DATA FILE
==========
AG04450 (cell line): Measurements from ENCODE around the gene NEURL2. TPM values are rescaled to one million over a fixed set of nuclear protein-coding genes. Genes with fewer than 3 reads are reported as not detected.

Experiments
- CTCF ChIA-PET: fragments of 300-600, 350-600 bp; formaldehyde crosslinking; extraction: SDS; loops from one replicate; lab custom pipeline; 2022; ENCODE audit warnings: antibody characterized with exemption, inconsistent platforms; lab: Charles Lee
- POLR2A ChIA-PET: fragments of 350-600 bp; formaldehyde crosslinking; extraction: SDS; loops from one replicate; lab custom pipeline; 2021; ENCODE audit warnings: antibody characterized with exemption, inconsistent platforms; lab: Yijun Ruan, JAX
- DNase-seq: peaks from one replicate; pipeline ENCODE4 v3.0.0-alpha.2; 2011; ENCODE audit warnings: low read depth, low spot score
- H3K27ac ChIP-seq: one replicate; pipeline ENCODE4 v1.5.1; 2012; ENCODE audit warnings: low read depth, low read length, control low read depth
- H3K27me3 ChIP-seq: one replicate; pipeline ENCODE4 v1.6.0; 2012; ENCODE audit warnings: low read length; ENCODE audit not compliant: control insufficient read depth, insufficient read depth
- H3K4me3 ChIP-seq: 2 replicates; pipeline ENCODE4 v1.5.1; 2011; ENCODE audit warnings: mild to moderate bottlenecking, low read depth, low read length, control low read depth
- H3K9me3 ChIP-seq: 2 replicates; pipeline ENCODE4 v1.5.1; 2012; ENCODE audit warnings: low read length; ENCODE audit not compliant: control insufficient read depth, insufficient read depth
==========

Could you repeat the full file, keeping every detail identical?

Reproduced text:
AG04450 (cell line): Measurements from ENCODE around the gene NEURL2. TPM values are rescaled to one million over a fixed set of nuclear protein-coding genes. Genes with fewer than 3 reads are reported as not detected.

Experiments
- CTCF ChIA-PET: fragments of 300-600, 350-600 bp; formaldehyde crosslinking; extraction: SDS; loops from one replicate; lab custom pipeline; 2022; ENCODE audit warnings: antibody characterized with exemption, inconsistent platforms; lab: Charles Lee
- POLR2A ChIA-PET: fragments of 350-600 bp; formaldehyde crosslinking; extraction: SDS; loops from one replicate; lab custom pipeline; 2021; ENCODE audit warnings: antibody characterized with exemption, inconsistent platforms; lab: Yijun Ruan, JAX
- DNase-seq: peaks from one replicate; pipeline ENCODE4 v3.0.0-alpha.2; 2011; ENCODE audit warnings: low read depth, low spot score
- H3K27ac ChIP-seq: one replicate; pipeline ENCODE4 v1.5.1; 2012; ENCODE audit warnings: low read depth, low read length, control low read depth
- H3K27me3 ChIP-seq: one replicate; pipeline ENCODE4 v1.6.0; 2012; ENCODE audit warnings: low read length; ENCODE audit not compliant: control insufficient read depth, insufficient read depth
- H3K4me3 ChIP-seq: 2 replicates; pipeline ENCODE4 v1.5.1; 2011; ENCODE audit warnings: mild to moderate bottlenecking, low read depth, low read length, control low read depth
- H3K9me3 ChIP-seq: 2 replicates; pipeline ENCODE4 v1.5.1; 2012; ENCODE audit warnings: low read length; ENCODE audit not compliant: control insufficient read depth, insufficient read depth